Pyloric Stenosis

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Basics

Description

  • Progressive narrowing of the pyloric canal, occurring in infancy
  • Synonym(s): infantile hypertrophic pyloric stenosis (IHPS)

Epidemiology

  • Onset almost always between 2 and 12 weeks of age
  • Considered the most common condition requiring surgical intervention in the 1st year of life
  • A recent decline in incidence has been reported in a number of countries.
  • Predominant sex: male > female (4 to 5:1)

Incidence
In Caucasian population, 2 to 5:1,000 babies; less common in African American and Asian populations

Prevalence
National prevalence level is 1 to 2:1,000 infants, ranging from 0.5 to 4.21:1,000 live births.

Etiology and Pathophysiology

  • Abnormal relaxation of the pyloric muscles leads to hypertrophy.
  • Redundant mucosa fills the pyloric canal.
  • Gastric outflow is obstructed, leading to gastric distension and vomiting.
  • The exact cause remains unknown, but multiple genetic and environmental factors have been implicated.
  • Increased vasoactive intestinal peptide in breast milk may mediate pyloric relaxation and increase gastric emptying, protecting from pyloric stenosis
  • Formula feeding may cause higher serum levels associated with pylorospasm, increasing rates of pyloric stenosis (1)[C].

Genetics
Recent studies have identified linkage to chromosomes 3, 5, 11, and 19.

Risk Factors

  • 5 times increased risk with affected first-degree relative
  • Strong familial aggregation and >80% heritability
  • Multiple gestation
    • 200-fold increased risk if monozygotic twin affected
    • 20-fold increased risk if dizygotic twin affected
  • Perinatal risk factors include C-section, preterm infant, and first born
  • Breastfeeding is protective whereas formula feeding increases risk

Commonly Associated Conditions

Associated anomalies present in ~4–7% of infants with pyloric stenosis

  • Hiatal and inguinal hernias (most common)
  • Other anomalies include the following:
    • Congenital heart disease
    • Esophageal atresia
    • Tracheoesophageal fistula
    • Renal abnormalities
    • Turner syndrome and trisomy 18
    • Cornelia de Lange syndrome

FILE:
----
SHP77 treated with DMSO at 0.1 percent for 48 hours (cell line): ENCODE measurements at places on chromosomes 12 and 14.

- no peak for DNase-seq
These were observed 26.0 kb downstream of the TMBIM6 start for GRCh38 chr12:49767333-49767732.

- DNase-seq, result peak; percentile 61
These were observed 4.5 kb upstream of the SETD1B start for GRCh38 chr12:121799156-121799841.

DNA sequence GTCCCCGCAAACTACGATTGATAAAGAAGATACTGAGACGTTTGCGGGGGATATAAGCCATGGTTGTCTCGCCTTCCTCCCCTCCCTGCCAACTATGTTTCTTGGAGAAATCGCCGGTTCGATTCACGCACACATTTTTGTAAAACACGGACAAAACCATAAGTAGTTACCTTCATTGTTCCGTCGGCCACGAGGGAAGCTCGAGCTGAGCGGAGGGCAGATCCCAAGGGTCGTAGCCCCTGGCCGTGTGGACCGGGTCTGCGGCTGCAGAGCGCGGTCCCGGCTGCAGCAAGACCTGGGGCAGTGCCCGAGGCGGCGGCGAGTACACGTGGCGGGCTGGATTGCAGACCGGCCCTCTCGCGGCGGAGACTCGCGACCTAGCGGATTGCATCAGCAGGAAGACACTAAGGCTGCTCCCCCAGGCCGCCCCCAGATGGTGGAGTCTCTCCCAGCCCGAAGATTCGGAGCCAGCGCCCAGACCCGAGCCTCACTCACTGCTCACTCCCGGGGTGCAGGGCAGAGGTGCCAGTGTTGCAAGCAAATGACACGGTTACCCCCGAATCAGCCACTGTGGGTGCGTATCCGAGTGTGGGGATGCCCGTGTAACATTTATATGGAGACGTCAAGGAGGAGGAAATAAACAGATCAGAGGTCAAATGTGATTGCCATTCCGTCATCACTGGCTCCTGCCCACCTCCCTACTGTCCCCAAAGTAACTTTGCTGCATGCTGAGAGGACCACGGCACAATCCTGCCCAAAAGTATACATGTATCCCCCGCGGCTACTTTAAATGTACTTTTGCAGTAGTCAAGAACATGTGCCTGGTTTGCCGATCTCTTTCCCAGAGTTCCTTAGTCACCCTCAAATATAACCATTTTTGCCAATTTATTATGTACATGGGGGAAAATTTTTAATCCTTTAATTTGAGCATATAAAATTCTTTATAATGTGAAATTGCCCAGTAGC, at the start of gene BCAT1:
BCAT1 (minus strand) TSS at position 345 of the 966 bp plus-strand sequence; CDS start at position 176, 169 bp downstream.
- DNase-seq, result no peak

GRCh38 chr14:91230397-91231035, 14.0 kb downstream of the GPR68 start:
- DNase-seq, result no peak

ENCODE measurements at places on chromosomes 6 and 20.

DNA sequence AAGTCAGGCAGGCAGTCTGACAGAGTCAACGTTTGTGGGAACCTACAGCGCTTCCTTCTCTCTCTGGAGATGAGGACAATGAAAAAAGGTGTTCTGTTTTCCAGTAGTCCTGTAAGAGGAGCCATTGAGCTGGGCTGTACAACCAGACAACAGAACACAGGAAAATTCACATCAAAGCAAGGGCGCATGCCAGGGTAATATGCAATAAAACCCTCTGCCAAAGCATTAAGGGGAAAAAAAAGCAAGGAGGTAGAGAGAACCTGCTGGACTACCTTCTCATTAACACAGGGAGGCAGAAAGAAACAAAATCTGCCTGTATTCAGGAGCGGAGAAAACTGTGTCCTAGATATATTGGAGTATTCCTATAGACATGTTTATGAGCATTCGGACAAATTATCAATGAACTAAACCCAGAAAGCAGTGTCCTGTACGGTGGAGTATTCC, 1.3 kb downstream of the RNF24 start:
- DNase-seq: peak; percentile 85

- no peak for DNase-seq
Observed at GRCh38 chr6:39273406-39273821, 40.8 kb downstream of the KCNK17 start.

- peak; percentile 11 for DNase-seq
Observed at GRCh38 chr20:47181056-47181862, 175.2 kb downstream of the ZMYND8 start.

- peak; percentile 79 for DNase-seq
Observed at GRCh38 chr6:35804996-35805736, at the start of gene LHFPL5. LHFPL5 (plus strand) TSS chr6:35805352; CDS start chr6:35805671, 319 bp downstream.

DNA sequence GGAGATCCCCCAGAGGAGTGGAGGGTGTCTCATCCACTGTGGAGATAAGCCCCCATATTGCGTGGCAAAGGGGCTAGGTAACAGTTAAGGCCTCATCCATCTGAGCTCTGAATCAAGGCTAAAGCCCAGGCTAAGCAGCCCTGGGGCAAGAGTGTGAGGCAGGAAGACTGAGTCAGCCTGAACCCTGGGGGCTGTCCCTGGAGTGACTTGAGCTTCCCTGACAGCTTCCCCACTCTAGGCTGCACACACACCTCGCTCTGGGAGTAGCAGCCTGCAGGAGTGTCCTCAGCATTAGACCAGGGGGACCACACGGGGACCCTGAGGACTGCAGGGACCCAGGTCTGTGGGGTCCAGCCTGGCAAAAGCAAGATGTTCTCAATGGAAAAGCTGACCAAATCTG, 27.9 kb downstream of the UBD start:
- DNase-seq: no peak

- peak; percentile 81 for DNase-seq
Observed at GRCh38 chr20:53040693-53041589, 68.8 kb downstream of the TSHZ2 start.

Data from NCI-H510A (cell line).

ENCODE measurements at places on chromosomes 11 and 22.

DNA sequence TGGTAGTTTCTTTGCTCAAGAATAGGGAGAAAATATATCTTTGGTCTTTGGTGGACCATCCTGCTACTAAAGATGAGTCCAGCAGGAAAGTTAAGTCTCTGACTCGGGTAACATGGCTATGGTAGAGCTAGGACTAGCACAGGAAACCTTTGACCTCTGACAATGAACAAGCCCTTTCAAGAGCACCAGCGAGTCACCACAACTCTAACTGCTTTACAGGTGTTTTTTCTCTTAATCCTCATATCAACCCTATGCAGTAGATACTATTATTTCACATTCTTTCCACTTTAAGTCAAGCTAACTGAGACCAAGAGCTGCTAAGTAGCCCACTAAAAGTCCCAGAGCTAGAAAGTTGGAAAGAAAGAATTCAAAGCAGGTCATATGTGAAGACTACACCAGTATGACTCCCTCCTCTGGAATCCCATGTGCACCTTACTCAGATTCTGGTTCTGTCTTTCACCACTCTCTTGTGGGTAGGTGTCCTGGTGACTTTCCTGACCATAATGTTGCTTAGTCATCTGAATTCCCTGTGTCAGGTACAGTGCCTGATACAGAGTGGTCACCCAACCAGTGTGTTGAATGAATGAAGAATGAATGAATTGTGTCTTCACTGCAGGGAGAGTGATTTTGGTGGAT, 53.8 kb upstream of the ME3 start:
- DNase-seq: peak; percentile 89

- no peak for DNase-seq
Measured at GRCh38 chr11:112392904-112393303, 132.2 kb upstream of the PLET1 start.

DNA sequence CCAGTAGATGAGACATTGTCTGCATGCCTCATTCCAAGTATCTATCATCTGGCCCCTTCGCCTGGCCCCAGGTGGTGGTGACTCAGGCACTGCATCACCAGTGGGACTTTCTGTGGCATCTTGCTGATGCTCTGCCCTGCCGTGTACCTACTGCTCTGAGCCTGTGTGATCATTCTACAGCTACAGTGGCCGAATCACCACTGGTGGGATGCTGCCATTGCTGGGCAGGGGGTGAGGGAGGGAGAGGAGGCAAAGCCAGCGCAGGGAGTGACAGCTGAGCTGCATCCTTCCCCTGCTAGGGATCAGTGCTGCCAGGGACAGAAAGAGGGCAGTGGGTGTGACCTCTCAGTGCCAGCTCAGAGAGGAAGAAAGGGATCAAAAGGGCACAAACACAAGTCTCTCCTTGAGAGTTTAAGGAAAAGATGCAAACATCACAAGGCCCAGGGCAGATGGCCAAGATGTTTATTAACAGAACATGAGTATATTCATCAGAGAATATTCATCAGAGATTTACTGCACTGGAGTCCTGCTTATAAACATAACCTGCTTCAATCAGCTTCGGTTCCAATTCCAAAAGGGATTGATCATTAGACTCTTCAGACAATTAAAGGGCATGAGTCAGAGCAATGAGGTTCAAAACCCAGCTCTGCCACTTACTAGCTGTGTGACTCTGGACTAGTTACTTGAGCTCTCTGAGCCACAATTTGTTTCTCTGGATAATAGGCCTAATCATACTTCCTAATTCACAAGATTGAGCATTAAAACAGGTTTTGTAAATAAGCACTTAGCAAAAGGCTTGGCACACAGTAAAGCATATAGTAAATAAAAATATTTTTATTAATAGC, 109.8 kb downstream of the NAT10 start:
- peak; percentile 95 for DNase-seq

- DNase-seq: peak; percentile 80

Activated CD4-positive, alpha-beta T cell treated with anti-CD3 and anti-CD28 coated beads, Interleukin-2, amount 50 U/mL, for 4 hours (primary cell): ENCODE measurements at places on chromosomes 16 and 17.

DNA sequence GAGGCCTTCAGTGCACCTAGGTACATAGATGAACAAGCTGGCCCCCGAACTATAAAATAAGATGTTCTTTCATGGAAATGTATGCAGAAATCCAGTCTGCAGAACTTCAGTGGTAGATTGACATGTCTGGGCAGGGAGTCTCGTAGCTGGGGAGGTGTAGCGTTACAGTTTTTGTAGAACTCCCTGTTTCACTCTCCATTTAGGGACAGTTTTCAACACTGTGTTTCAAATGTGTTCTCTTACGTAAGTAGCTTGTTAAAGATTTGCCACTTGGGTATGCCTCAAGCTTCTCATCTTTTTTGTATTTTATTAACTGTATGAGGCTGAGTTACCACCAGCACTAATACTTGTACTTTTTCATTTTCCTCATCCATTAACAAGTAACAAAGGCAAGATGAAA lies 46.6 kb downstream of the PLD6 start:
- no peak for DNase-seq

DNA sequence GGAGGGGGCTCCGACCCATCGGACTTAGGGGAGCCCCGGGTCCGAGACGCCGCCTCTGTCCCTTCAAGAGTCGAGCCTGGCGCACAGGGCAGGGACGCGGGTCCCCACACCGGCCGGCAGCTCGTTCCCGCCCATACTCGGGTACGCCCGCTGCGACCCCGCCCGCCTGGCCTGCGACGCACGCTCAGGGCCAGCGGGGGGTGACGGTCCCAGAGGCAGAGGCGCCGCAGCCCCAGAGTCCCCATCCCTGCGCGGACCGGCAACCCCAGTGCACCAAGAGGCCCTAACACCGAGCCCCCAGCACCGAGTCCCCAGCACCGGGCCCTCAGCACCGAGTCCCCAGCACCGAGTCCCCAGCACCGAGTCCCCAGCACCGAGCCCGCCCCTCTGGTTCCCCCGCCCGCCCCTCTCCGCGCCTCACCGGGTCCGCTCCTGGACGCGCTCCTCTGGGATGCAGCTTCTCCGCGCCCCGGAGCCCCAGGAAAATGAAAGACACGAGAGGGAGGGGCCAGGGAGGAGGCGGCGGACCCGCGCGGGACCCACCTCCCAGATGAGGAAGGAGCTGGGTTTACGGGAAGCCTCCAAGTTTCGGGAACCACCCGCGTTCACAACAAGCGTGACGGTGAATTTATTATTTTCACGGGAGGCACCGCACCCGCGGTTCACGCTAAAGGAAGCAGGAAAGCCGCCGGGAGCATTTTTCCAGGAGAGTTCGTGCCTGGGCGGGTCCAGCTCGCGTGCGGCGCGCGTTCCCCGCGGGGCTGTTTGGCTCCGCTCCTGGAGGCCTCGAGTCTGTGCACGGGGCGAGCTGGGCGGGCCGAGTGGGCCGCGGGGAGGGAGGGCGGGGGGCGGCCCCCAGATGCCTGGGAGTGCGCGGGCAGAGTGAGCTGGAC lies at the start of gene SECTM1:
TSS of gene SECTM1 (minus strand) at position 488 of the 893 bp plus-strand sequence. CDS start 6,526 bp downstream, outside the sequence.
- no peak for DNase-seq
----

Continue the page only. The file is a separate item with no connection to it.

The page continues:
• Smith-Lemli-Opitz syndrome

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Basics

Description

  • Progressive narrowing of the pyloric canal, occurring in infancy
  • Synonym(s): infantile hypertrophic pyloric stenosis (IHPS)

Epidemiology

  • Onset almost always between 2 and 12 weeks of age
  • Considered the most common condition requiring surgical intervention in the 1st year of life
  • A recent decline in incidence has been reported in a number of countries.
  • Predominant sex: male > female (4 to 5:1)

Incidence
In Caucasian population, 2 to 5:1,000 babies; less common in African American and Asian populations

Prevalence
National prevalence level is 1 to 2:1,000 infants, ranging from 0.5 to 4.21:1,000 live births.

Etiology and Pathophysiology

  • Abnormal relaxation of the pyloric muscles leads to hypertrophy.
  • Redundant mucosa fills the pyloric canal.
  • Gastric outflow is obstructed, leading to gastric distension and vomiting.
  • The exact cause remains unknown, but multiple genetic and environmental factors have been implicated.
  • Increased vasoactive intestinal peptide in breast milk may mediate pyloric relaxation and increase gastric emptying, protecting from pyloric stenosis
  • Formula feeding may cause higher serum levels associated with pylorospasm, increasing rates of pyloric stenosis (1)[C].

Genetics
Recent studies have identified linkage to chromosomes 3, 5, 11, and 19.

Risk Factors

  • 5 times increased risk with affected first-degree relative
  • Strong familial aggregation and >80% heritability
  • Multiple gestation
    • 200-fold increased risk if monozygotic twin affected
    • 20-fold increased risk if dizygotic twin affected
  • Perinatal risk factors include C-section, preterm infant, and first born
  • Breastfeeding is protective whereas formula feeding increases risk

Commonly Associated Conditions

Associated anomalies present in ~4–7% of infants with pyloric stenosis

  • Hiatal and inguinal hernias (most common)
  • Other anomalies include the following:
    • Congenital heart disease
    • Esophageal atresia
    • Tracheoesophageal fistula
    • Renal abnormalities
    • Turner syndrome and trisomy 18
    • Cornelia de Lange syndrome
    • Smith-Lemli-Opitz syndrome

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